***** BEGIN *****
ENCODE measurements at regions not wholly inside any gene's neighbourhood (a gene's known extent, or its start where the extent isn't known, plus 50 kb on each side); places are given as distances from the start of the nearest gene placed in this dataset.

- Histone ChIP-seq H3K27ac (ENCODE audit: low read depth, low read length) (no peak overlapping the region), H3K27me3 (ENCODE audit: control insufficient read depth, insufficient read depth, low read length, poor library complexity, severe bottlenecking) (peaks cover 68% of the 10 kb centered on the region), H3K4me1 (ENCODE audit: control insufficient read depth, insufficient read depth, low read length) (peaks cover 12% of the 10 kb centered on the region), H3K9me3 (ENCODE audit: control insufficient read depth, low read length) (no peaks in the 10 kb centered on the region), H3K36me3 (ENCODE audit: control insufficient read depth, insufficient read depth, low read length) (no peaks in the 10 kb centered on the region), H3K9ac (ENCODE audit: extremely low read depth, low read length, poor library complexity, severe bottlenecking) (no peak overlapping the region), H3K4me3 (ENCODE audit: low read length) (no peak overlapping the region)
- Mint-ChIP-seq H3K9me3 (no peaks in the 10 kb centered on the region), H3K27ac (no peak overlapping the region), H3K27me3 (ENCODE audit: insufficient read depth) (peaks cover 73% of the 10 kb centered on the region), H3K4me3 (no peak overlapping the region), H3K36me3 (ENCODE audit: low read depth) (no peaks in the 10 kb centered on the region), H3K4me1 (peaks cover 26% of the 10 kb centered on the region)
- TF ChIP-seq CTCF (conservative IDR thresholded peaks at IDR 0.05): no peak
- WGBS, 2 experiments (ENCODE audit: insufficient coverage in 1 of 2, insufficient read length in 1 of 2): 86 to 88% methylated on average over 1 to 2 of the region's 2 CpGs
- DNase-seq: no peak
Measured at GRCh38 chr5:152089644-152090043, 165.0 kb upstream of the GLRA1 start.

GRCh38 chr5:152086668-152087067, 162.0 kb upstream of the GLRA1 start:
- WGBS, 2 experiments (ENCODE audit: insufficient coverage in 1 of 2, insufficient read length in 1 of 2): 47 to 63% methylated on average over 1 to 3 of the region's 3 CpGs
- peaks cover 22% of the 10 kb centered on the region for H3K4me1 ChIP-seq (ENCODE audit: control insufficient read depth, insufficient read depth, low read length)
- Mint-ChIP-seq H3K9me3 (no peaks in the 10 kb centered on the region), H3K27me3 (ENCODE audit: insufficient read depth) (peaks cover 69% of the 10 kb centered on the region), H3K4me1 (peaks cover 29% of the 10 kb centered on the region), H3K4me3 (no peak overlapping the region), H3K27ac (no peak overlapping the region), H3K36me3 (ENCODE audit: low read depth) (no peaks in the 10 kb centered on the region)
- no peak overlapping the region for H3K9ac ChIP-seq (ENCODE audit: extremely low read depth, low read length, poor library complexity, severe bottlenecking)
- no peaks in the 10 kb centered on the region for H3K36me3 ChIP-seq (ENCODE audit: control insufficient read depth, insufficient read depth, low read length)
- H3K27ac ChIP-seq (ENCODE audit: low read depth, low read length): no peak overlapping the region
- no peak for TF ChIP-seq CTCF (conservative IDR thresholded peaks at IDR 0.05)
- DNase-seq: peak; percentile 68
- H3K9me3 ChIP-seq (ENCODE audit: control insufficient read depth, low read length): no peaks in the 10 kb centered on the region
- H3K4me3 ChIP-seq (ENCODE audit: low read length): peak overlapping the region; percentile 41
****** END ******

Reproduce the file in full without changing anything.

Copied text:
ENCODE measurements at regions not wholly inside any gene's neighbourhood (a gene's known extent, or its start where the extent isn't known, plus 50 kb on each side); places are given as distances from the start of the nearest gene placed in this dataset.

- Histone ChIP-seq H3K27ac (ENCODE audit: low read depth, low read length) (no peak overlapping the region), H3K27me3 (ENCODE audit: control insufficient read depth, insufficient read depth, low read length, poor library complexity, severe bottlenecking) (peaks cover 68% of the 10 kb centered on the region), H3K4me1 (ENCODE audit: control insufficient read depth, insufficient read depth, low read length) (peaks cover 12% of the 10 kb centered on the region), H3K9me3 (ENCODE audit: control insufficient read depth, low read length) (no peaks in the 10 kb centered on the region), H3K36me3 (ENCODE audit: control insufficient read depth, insufficient read depth, low read length) (no peaks in the 10 kb centered on the region), H3K9ac (ENCODE audit: extremely low read depth, low read length, poor library complexity, severe bottlenecking) (no peak overlapping the region), H3K4me3 (ENCODE audit: low read length) (no peak overlapping the region)
- Mint-ChIP-seq H3K9me3 (no peaks in the 10 kb centered on the region), H3K27ac (no peak overlapping the region), H3K27me3 (ENCODE audit: insufficient read depth) (peaks cover 73% of the 10 kb centered on the region), H3K4me3 (no peak overlapping the region), H3K36me3 (ENCODE audit: low read depth) (no peaks in the 10 kb centered on the region), H3K4me1 (peaks cover 26% of the 10 kb centered on the region)
- TF ChIP-seq CTCF (conservative IDR thresholded peaks at IDR 0.05): no peak
- WGBS, 2 experiments (ENCODE audit: insufficient coverage in 1 of 2, insufficient read length in 1 of 2): 86 to 88% methylated on average over 1 to 2 of the region's 2 CpGs
- DNase-seq: no peak
Measured at GRCh38 chr5:152089644-152090043, 165.0 kb upstream of the GLRA1 start.

GRCh38 chr5:152086668-152087067, 162.0 kb upstream of the GLRA1 start:
- WGBS, 2 experiments (ENCODE audit: insufficient coverage in 1 of 2, insufficient read length in 1 of 2): 47 to 63% methylated on average over 1 to 3 of the region's 3 CpGs
- peaks cover 22% of the 10 kb centered on the region for H3K4me1 ChIP-seq (ENCODE audit: control insufficient read depth, insufficient read depth, low read length)
- Mint-ChIP-seq H3K9me3 (no peaks in the 10 kb centered on the region), H3K27me3 (ENCODE audit: insufficient read depth) (peaks cover 69% of the 10 kb centered on the region), H3K4me1 (peaks cover 29% of the 10 kb centered on the region), H3K4me3 (no peak overlapping the region), H3K27ac (no peak overlapping the region), H3K36me3 (ENCODE audit: low read depth) (no peaks in the 10 kb centered on the region)
- no peak overlapping the region for H3K9ac ChIP-seq (ENCODE audit: extremely low read depth, low read length, poor library complexity, severe bottlenecking)
- no peaks in the 10 kb centered on the region for H3K36me3 ChIP-seq (ENCODE audit: control insufficient read depth, insufficient read depth, low read length)
- H3K27ac ChIP-seq (ENCODE audit: low read depth, low read length): no peak overlapping the region
- no peak for TF ChIP-seq CTCF (conservative IDR thresholded peaks at IDR 0.05)
- DNase-seq: peak; percentile 68
- H3K9me3 ChIP-seq (ENCODE audit: control insufficient read depth, low read length): no peaks in the 10 kb centered on the region
- H3K4me3 ChIP-seq (ENCODE audit: low read length): peak overlapping the region; percentile 41